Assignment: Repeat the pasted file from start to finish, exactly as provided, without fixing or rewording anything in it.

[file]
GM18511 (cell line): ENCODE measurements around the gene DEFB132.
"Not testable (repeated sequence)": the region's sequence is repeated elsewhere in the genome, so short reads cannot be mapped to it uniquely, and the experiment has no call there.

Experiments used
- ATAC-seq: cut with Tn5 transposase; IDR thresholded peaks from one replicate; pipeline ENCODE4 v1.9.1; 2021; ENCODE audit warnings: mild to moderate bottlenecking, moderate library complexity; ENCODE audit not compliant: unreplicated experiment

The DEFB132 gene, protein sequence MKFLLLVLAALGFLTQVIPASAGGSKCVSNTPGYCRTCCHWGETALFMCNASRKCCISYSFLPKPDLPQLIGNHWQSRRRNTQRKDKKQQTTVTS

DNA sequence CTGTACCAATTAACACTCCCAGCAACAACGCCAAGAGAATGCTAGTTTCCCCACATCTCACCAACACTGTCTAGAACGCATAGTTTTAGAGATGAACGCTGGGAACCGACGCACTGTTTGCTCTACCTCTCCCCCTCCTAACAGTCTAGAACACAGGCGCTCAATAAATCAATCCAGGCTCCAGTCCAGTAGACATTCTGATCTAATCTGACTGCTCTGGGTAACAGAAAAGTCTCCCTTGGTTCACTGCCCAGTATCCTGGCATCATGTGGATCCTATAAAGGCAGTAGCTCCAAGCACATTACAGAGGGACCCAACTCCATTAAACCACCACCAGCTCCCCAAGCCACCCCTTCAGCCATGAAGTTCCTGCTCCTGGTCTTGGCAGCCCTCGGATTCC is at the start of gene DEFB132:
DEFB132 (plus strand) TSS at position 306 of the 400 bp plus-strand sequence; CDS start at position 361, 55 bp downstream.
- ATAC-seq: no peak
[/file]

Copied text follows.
GM18511 (cell line): ENCODE measurements around the gene DEFB132.
"Not testable (repeated sequence)": the region's sequence is repeated elsewhere in the genome, so short reads cannot be mapped to it uniquely, and the experiment has no call there.

Experiments used
- ATAC-seq: cut with Tn5 transposase; IDR thresholded peaks from one replicate; pipeline ENCODE4 v1.9.1; 2021; ENCODE audit warnings: mild to moderate bottlenecking, moderate library complexity; ENCODE audit not compliant: unreplicated experiment

The DEFB132 gene, protein sequence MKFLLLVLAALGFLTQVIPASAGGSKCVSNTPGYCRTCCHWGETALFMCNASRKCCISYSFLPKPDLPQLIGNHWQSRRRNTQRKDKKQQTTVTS

DNA sequence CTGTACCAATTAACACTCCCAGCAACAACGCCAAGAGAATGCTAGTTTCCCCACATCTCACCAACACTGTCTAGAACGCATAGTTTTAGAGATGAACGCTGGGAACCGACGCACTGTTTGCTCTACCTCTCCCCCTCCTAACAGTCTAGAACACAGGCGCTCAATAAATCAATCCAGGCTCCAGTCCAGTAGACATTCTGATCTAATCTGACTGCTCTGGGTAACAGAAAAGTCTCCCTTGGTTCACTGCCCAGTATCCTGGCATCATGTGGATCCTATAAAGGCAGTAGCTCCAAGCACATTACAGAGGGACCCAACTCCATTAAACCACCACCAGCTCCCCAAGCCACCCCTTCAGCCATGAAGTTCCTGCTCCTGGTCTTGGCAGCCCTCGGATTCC is at the start of gene DEFB132:
DEFB132 (plus strand) TSS at position 306 of the 400 bp plus-strand sequence; CDS start at position 361, 55 bp downstream.
- ATAC-seq: no peak